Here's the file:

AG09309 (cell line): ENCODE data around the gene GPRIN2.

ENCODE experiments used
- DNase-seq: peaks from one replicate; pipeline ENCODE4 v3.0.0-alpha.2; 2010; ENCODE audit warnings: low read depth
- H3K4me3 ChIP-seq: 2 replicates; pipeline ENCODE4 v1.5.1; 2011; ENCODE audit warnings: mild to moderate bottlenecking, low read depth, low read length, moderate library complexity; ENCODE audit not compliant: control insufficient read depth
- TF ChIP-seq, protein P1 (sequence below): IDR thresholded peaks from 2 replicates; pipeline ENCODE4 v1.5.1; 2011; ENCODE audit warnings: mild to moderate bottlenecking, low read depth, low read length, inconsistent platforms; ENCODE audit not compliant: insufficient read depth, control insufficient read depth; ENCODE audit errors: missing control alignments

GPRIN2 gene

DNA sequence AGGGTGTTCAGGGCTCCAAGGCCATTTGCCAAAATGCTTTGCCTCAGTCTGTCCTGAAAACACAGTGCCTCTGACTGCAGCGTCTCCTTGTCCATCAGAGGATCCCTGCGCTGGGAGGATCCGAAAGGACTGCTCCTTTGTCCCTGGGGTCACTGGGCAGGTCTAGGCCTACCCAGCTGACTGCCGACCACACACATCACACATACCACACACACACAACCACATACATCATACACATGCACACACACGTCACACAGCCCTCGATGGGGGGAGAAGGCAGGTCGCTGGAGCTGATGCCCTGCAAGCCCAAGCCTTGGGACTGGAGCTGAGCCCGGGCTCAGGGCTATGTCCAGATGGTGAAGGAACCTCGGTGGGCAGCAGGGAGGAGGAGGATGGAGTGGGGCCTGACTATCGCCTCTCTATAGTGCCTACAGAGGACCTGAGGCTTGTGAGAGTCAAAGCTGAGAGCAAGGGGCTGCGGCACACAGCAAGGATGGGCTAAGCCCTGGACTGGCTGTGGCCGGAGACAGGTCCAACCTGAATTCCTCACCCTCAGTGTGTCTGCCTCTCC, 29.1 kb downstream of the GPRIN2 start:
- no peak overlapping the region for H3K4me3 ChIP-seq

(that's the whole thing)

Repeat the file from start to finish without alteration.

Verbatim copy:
AG09309 (cell line): ENCODE data around the gene GPRIN2.

ENCODE experiments used
- DNase-seq: peaks from one replicate; pipeline ENCODE4 v3.0.0-alpha.2; 2010; ENCODE audit warnings: low read depth
- H3K4me3 ChIP-seq: 2 replicates; pipeline ENCODE4 v1.5.1; 2011; ENCODE audit warnings: mild to moderate bottlenecking, low read depth, low read length, moderate library complexity; ENCODE audit not compliant: control insufficient read depth
- TF ChIP-seq, protein P1 (sequence below): IDR thresholded peaks from 2 replicates; pipeline ENCODE4 v1.5.1; 2011; ENCODE audit warnings: mild to moderate bottlenecking, low read depth, low read length, inconsistent platforms; ENCODE audit not compliant: insufficient read depth, control insufficient read depth; ENCODE audit errors: missing control alignments

GPRIN2 gene

DNA sequence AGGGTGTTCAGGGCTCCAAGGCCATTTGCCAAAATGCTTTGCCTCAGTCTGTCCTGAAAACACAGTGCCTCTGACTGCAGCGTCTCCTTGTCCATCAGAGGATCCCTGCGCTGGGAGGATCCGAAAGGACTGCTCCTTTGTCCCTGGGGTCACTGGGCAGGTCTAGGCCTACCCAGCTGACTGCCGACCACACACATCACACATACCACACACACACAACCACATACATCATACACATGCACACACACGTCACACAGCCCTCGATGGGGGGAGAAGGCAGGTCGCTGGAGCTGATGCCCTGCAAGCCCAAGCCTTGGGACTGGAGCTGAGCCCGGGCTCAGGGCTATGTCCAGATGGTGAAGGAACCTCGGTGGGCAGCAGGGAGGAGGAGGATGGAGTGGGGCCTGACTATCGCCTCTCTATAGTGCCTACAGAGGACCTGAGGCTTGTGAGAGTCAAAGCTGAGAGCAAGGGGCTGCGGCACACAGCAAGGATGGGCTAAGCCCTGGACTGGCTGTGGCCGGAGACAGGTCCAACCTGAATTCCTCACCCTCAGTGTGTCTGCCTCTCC, 29.1 kb downstream of the GPRIN2 start:
- no peak overlapping the region for H3K4me3 ChIP-seq